Critics vowed to sue the city and warned that the ensuing legal battle would be expensive and lengthy for the municipality, CBS News reported.
“Vote ‘no’ on this ridiculous law that’ll get shot down in the courts before you waste more of San Jose’s money,” one opponent said.
Gun Owners of California Executive Director Sam Paredes told the city council the law is “totally unconstitutional in any configuration,” CBS News reported.
Liccardo was unconcerned about lawsuits, and said he has received offers from attorneys willing to defend the city pro bono.
Shannon Watts, founder of Moms Demand Action (MDA), vowed that the new law “will save lives,” according to Liccardo’s press release.
“Once again, San José has taken initiative to be a leader in the gun violence prevention movement,” MDA San Jose Volunteer Leader Rachel Michelson chimed in. “This ordinance is an innovative approach to address the costs of gun violence and incentivize safer practices that can help prevent firearm deaths and injuries. Other cities should follow San José’s lead and prioritize safer cities.”
Students Demand Action Volunteer Leader Ewan Plummer touted the new law as a “victory for gun safety” and praised San Jose for “leading the charge against gun violence.”
The bill is subject to one last reading in February before it officially becomes law, Reuters reported.
It is expected to go into effect in August.
The city was hit with its first lawsuit less than 24 hours after Tuesday’s vote, KGO reported.
“We promised them that if they pass this, we were going to see them in court,” National Association for Gun Rights (NAGR) President Dudley Brown said. “And last night, we did just that. We sued them.”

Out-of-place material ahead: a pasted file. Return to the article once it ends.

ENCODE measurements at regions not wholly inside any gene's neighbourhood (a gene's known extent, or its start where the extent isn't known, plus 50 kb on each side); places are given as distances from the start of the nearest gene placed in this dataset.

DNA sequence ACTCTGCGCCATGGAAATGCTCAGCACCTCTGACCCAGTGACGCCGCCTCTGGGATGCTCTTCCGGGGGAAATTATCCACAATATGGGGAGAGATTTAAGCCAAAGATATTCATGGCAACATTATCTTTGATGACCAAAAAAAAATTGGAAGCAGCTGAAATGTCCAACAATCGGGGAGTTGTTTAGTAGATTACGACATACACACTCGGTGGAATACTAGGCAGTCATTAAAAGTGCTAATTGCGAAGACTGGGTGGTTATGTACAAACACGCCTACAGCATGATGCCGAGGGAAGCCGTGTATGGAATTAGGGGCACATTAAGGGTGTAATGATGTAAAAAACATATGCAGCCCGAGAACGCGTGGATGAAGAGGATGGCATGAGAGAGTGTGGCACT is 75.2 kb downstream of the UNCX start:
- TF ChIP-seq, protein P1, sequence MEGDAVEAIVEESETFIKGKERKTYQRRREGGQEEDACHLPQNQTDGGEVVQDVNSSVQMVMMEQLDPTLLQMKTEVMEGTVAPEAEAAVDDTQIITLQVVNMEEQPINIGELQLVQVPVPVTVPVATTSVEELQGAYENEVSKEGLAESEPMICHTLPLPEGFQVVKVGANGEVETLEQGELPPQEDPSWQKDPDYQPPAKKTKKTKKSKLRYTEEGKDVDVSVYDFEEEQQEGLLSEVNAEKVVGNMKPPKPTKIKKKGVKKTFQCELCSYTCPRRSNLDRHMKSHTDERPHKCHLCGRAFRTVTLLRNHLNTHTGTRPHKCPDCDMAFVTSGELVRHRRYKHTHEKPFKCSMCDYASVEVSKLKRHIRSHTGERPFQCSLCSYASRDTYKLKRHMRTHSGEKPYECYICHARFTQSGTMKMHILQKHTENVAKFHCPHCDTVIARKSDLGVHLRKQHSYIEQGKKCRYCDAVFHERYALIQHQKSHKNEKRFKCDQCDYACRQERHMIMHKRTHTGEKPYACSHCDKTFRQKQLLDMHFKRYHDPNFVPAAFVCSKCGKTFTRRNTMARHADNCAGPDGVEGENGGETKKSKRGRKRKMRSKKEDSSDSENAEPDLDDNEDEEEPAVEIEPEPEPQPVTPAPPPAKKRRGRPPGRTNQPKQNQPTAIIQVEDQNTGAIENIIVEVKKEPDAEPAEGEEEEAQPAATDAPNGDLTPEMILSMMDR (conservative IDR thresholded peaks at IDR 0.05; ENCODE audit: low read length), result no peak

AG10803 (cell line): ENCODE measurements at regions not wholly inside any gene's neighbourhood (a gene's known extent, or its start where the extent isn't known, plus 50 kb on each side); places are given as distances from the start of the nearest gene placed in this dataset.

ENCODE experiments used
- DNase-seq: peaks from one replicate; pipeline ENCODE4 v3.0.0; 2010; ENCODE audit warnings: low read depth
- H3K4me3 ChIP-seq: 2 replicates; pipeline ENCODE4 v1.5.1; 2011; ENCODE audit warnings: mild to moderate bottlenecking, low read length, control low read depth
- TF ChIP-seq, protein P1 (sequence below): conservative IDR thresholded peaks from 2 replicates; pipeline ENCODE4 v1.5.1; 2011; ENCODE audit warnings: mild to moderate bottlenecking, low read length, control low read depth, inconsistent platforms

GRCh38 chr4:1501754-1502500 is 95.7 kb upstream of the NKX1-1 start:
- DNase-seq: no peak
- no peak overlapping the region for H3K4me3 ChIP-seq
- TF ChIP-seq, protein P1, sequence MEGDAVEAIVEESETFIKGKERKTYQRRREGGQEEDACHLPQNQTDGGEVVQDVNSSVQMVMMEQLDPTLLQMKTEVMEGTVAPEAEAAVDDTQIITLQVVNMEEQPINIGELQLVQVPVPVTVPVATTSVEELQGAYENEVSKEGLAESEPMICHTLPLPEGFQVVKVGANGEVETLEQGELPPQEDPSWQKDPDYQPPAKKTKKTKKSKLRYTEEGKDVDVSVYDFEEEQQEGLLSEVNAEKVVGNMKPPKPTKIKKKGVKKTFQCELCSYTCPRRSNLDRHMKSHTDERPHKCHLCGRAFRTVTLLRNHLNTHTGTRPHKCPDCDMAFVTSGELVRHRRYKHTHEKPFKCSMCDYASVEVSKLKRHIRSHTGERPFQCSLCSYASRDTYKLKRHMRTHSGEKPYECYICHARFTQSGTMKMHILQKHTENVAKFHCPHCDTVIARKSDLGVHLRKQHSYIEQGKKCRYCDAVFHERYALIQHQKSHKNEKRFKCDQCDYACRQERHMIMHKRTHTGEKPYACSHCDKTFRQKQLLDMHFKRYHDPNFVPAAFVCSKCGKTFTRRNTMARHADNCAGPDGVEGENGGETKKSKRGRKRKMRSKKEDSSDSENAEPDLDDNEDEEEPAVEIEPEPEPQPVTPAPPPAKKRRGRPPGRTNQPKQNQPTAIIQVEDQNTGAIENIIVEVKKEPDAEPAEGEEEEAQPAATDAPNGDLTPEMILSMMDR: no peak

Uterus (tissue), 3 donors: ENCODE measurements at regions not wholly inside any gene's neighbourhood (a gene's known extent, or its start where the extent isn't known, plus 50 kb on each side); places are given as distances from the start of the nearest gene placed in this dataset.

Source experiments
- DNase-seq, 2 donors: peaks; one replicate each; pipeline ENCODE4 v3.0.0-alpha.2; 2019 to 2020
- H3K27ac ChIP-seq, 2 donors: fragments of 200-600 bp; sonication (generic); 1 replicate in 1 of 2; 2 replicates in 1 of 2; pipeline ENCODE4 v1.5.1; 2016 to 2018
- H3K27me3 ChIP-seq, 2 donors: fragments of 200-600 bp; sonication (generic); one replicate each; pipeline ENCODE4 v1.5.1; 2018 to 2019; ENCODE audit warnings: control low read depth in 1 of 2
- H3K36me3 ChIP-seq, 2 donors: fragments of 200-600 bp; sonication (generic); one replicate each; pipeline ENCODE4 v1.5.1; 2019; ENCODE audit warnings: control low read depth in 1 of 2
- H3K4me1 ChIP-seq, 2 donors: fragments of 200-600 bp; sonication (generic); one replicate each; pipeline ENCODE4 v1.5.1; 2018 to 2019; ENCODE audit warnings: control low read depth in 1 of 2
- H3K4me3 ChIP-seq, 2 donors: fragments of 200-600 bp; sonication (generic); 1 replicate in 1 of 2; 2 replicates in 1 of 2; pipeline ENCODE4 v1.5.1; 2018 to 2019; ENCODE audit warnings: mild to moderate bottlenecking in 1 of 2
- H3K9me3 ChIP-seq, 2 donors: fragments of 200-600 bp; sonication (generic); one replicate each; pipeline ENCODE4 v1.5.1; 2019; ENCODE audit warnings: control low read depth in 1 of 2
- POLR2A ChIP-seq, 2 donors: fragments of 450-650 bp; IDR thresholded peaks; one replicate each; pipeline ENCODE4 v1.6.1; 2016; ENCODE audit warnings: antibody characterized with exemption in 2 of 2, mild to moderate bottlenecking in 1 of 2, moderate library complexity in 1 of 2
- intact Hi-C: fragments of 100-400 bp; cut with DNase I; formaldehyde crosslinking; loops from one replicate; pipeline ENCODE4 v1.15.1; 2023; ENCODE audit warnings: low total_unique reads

The lawsuit described the law change as “absolutely preposterous” and said it “places an undue burden on law-abiding gun owners,” The Washington Post reported.
NAGR attorney Harmeet Dhillon reiterated that the city’s law does nothing to stop criminals.
“It’s going to be the law-abiding citizens who actually deter crime by having weapons in their homes, who are going to be the ones who bear the burden of this unconstitutional ordinance,” Dhillon told KGO.
“The city of San Jose is forcing citizens exercising a constitutional right to bear arms, particularly in their homes (and are) taxing that and giving the tax money to nonprofits to then use it for speech that we all know is going to be used to criticize that very constitutional right,” the attorney added. “That is a violation of the First Amendment.”
Tamarah Prevost, an attorney representing the city pro bono, pushed back against Dhillon’s claims about the law potentially violating citizens’ First Amendment rights, KGO reported.
“The ordinance specifies that the money will not be used for litigation or lobbying related activities used by the nonprofit organization,” Provost said.
Liccardo acknowledged more lawsuits are anticipated, but said he believes the city will prevail.
“I’m confident that we’re going to emerge from this litigation with an ordinance that survives constitutional scrutiny,” the mayor told KGO.